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ASE Teaching Secondary Physics (2nd Edition) (PDF)

by David Sang

Produced in association with the ASE, the series provides new ideas and promotes best practice to enhance teaching skills, supporting everyone from NQTs to experienced science teachers. - Provide tips on how to pitch your lessons to build on students' previous knowledge. - Suggest teaching sequences with activities to cover the basic science and to develop the students' understanding of the topic. - Offer guidance on students' misconceptions, common problems with individual activities and safety issues. - Include examples that relate science to everyday contexts and provide new ideas for experienced teachers. - Recommend ways of using ICT in the classroom effectively. This books draw on the experience of a wide range of teachers and those involved in science education. It has been produced as part of the Association for Science Education's commitment to supporting science teachers by disseminating best practice and new ideas to enhance teaching.

Bar-20 Days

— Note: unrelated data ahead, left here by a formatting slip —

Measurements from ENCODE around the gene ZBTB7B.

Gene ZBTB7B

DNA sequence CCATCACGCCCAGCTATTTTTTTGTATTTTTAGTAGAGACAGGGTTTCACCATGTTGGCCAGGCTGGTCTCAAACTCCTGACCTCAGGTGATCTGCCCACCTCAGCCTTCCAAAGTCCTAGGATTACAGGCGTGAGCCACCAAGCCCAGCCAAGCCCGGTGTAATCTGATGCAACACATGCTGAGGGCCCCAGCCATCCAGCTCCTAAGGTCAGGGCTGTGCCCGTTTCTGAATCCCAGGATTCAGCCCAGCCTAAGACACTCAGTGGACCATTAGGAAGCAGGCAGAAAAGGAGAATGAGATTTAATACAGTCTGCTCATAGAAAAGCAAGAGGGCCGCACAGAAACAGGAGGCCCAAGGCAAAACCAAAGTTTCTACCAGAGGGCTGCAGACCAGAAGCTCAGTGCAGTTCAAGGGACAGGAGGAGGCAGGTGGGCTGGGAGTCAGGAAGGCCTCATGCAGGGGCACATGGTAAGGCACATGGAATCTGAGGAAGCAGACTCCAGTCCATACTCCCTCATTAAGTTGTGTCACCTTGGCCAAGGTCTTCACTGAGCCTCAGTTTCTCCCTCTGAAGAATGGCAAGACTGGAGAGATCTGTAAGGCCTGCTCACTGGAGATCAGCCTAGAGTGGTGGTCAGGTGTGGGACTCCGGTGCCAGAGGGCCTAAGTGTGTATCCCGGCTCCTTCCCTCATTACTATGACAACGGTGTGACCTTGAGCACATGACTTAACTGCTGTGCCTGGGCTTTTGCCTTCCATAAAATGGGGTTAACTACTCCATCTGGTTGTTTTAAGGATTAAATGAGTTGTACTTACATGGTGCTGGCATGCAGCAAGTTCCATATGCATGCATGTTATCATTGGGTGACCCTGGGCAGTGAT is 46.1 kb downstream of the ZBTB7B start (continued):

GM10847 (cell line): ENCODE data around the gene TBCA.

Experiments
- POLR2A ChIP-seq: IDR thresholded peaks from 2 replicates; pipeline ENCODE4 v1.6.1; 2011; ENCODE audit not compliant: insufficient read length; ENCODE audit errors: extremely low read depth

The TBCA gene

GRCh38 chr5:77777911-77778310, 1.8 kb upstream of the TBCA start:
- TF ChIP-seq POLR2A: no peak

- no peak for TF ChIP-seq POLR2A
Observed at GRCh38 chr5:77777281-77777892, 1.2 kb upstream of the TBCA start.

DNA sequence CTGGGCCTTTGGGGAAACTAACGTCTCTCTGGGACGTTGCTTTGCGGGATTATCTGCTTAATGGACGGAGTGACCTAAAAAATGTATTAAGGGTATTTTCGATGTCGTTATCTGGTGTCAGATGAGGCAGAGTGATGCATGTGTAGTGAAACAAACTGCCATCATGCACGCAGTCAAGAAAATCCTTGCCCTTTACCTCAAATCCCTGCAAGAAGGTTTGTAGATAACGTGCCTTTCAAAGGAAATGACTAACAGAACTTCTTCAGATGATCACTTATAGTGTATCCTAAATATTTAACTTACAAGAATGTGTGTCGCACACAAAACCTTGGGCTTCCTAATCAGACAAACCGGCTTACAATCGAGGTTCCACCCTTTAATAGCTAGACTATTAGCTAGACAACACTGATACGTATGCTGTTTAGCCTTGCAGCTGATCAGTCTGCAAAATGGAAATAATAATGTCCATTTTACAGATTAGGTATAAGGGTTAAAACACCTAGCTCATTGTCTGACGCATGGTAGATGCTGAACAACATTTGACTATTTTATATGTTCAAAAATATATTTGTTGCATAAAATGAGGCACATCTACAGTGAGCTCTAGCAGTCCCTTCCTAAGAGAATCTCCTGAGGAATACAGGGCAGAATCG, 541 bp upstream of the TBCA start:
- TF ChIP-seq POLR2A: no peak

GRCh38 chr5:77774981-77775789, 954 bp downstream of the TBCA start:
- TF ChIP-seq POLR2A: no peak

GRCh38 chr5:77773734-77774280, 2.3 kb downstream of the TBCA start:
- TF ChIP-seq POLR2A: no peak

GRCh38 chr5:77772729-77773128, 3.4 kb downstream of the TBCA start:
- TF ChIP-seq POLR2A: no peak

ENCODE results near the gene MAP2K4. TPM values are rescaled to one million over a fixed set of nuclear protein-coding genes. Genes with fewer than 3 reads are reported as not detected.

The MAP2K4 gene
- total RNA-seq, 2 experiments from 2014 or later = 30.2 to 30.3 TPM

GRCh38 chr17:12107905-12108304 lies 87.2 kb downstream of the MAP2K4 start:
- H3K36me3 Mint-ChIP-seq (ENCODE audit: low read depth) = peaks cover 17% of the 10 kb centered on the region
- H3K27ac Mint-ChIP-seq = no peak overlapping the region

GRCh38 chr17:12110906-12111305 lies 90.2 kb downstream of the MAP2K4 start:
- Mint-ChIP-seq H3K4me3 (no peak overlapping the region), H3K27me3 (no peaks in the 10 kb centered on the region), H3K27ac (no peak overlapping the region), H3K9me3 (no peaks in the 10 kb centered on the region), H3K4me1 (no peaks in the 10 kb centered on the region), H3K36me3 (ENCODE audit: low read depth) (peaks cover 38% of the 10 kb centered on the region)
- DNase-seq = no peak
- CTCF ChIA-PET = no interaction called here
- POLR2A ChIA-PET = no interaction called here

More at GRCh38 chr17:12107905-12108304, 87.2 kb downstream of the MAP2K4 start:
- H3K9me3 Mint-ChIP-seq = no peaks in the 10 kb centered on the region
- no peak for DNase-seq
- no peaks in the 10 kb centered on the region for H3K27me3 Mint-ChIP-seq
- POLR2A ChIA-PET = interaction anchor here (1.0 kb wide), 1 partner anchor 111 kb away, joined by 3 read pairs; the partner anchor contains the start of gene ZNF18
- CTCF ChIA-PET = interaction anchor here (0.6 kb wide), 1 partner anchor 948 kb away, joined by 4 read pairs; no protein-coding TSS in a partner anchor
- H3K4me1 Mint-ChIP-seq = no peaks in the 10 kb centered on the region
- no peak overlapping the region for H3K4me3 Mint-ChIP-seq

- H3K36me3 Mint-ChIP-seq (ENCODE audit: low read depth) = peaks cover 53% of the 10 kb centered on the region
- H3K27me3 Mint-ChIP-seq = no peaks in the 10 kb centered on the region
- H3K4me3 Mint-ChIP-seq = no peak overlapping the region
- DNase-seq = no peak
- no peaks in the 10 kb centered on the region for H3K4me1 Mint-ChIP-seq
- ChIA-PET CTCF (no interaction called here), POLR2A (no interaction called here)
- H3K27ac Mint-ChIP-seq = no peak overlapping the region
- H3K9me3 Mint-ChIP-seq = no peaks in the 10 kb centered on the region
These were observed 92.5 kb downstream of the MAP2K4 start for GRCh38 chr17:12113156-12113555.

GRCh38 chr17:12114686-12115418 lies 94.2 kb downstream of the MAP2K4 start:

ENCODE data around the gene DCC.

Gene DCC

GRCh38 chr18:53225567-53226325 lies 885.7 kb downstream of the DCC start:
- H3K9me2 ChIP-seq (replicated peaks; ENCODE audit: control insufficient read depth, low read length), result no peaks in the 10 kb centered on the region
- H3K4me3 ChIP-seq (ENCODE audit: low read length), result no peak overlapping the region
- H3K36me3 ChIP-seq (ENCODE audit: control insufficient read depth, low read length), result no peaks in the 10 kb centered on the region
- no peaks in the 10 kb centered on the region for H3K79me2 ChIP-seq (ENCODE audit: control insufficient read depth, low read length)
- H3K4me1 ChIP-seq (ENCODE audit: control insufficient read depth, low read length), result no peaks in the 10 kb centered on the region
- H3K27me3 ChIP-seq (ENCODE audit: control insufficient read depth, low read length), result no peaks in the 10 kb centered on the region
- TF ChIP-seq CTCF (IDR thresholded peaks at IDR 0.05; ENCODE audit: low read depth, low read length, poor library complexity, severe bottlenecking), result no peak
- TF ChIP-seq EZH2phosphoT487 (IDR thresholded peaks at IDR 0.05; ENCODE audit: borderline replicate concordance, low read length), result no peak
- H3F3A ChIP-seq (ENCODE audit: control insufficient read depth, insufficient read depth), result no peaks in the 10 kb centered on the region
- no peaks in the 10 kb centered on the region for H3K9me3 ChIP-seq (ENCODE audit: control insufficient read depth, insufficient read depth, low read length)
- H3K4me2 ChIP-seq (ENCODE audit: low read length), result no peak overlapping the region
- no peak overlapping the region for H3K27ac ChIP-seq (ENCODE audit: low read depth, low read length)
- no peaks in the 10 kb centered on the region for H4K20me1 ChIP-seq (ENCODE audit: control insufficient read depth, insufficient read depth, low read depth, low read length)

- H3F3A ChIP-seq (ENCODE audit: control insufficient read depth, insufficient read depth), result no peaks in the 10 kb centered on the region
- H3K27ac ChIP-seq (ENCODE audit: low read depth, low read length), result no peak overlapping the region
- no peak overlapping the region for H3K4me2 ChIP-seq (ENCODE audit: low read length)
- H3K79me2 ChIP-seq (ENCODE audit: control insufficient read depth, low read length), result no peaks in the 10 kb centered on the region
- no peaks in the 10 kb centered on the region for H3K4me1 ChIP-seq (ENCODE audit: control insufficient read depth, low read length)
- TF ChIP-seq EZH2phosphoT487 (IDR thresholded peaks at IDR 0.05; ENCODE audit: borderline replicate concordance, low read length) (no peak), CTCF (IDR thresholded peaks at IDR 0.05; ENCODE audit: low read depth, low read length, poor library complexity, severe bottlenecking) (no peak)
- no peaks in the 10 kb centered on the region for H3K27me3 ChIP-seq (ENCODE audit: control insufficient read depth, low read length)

by Clarence E. Mulford

Hopalong Cassidy and his fellow cow punchers on the Bar-Twenty ranch run into many adventures during the course of a season. After being shanghaied into forced labor at sea, Hopalong and his friends return to shore to fight Apaches, escape flash floods, and avenge the murder of a lawman.

Buck Peters, Ranchman

by Clarence E. Mulford

When Buck Peters went to Montana to start a new ranch, he found his partner dead, his cowhands being slaughtered like steers, himself shot full of holes and a neighbor stealing his stock. It meant one thing: range war. Only Hopalong Cassidy could help Buck now - Hoppy, who was in Texas with a newfound bride and a ranch to run. But Hoppy had no choice. He was Buck's last hope. He had to come.

Cow-Country

by B. M. Bower

Bud leaves his home at Tomahawk Ranch to make his way in the world and begins an adventure that will thrill every lover of stories of the Old West. For Bud has landed in a nest of thieves, cut-throats, murderers and assorted crooks--all wanted by the law. Aiding him he has only the undercover help of a beautiful and desperate woman and the advice of a crook with a conscience. He keeps his eyes and ears open and his mouth shut. He keeps his guns oiled and his horses running. And when the final showdown comes, the stubborn young Scotchman beats the crooks at their own game --and collects a stake big enough for any musical-minded young cattle rancher.

The Crusade of the Excelsior

by Bret Harte